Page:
This week, young people headed back to school for the start of a new term. I suspect that some did so reluctantly. School holidays can be the best of times: sleep-ins and sleepovers, trips away with the family, play-dates and Playstation, soccer camps, bike-riding safaris and just hanging out. ‘The hols’ is life without buses, bells and blazers.
Unfortunately, for some young people, school holidays are the worst of times. For them, not going to school means they are not where they have the most support and, in some cases, feel most safe. For some young people, school is a refuge, a safe harbour, a ‘sacred place’.
Don’t get me wrong: young people (and teachers!) need school holidays! Unstructured holiday time is as important for them as structured school time. They need time to re-energise, and recharge.
At the same time, school holidays can sometimes mean some children spend more time without the school-based supports (and supporters) who help them deal with complex situations.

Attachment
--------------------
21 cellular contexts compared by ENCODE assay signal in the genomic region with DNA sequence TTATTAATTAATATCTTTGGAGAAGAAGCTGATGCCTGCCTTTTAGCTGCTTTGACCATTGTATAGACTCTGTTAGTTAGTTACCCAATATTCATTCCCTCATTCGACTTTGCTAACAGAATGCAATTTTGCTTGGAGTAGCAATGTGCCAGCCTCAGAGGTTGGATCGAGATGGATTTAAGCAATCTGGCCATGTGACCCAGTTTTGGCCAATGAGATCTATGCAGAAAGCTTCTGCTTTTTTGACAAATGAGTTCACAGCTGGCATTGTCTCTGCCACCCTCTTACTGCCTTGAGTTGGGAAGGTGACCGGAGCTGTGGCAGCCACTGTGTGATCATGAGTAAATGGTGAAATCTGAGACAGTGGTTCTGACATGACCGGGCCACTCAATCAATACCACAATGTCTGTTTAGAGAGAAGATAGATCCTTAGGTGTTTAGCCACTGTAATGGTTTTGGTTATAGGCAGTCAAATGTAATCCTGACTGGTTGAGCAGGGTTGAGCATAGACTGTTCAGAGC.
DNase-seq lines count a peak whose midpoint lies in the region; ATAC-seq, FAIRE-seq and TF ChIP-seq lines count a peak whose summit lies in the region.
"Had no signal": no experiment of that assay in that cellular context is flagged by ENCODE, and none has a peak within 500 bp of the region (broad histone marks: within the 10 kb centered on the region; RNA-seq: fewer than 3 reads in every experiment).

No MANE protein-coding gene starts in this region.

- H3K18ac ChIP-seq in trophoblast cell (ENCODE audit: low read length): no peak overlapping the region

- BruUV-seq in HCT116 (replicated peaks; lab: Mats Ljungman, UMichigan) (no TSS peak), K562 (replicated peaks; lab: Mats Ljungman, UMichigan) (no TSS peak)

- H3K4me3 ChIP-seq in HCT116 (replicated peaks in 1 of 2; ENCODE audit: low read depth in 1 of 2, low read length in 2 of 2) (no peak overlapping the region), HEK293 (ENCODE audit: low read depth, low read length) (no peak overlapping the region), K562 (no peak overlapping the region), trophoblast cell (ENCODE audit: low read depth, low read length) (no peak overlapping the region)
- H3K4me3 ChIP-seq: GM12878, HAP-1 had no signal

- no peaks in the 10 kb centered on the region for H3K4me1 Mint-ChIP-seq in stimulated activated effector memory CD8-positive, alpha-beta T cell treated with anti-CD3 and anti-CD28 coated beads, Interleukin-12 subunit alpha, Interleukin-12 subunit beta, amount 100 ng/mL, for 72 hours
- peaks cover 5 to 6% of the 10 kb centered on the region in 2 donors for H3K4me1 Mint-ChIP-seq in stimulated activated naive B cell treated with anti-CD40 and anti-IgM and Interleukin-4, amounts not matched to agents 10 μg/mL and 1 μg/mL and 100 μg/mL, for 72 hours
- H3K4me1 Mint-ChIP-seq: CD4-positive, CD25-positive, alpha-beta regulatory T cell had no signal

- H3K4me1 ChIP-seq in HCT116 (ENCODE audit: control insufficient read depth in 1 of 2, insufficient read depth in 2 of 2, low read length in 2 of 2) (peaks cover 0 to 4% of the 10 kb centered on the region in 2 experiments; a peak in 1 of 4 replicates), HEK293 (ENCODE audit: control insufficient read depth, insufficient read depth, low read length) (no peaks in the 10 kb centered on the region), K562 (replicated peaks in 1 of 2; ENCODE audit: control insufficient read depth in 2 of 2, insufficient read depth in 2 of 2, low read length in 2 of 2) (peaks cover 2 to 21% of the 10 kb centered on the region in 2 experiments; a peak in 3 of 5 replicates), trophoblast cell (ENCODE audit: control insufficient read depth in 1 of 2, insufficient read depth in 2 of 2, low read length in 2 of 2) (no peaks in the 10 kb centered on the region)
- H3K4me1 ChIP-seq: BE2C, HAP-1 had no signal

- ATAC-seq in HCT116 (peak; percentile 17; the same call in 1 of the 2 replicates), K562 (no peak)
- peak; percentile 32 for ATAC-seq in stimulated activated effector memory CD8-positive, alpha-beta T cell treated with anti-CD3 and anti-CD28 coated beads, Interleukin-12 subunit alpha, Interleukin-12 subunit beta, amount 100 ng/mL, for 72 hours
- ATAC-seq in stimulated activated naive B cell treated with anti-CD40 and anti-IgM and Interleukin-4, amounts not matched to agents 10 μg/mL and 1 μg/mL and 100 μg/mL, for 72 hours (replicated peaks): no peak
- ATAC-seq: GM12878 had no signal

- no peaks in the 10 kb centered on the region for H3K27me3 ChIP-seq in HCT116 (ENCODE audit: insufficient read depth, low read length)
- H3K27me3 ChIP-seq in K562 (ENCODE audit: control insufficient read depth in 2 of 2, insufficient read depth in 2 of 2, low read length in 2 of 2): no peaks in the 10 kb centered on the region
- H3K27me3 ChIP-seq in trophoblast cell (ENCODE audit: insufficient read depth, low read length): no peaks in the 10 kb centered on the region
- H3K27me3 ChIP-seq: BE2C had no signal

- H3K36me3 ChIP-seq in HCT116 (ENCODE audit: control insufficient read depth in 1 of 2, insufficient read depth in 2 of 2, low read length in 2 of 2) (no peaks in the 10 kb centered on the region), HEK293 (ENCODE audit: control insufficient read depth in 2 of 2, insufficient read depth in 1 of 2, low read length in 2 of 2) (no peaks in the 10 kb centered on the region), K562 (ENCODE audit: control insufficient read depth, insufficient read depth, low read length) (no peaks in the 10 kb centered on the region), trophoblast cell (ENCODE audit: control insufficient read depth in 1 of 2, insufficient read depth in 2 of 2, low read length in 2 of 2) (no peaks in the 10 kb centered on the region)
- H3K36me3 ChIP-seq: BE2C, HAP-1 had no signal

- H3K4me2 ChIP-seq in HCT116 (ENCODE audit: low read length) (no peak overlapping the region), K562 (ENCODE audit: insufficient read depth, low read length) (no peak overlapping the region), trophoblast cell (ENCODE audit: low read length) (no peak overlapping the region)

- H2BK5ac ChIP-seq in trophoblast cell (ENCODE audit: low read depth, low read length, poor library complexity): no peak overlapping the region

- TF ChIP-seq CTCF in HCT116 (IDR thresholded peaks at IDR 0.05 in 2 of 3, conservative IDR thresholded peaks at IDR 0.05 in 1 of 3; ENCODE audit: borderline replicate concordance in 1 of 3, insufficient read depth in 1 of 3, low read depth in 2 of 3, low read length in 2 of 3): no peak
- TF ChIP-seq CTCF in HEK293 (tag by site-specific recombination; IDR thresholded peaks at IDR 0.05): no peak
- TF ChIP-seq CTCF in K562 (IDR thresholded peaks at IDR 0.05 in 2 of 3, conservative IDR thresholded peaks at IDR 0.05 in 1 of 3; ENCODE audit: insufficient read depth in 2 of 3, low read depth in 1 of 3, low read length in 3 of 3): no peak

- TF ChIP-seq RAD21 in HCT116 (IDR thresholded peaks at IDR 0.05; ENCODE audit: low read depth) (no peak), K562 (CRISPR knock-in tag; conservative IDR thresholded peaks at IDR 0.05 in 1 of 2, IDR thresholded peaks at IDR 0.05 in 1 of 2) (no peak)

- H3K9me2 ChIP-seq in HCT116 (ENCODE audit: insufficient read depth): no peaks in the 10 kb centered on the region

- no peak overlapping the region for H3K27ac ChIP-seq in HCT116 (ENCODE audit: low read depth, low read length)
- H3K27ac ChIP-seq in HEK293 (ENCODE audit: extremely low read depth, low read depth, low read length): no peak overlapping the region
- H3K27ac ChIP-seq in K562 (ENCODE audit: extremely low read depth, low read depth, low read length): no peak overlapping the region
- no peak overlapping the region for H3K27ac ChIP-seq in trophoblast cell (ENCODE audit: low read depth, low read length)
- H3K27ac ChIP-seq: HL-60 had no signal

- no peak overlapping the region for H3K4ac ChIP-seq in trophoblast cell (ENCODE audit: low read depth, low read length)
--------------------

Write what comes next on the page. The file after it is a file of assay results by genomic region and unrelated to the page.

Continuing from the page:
More and more, I am reminded about how important the school is to the local community, and not just for the students. In a single school, thousands of people are connected by relationships, experiences and stories.
Schools join the dots, connecting many people who could otherwise be quite isolated. Our kids join clubs and sporting teams associated with the school. The parents of our children’s friends become our friends, often for life.
So as your child heads back to school this week, it’s worth remembering the important place that school plays in their lives, and maybe in yours. Schools won’t get it right all the time, and there will be difficult days, but at their best they build, protect, nurture and transform. They matter for everyone and, for some, in ways we may never fully realise.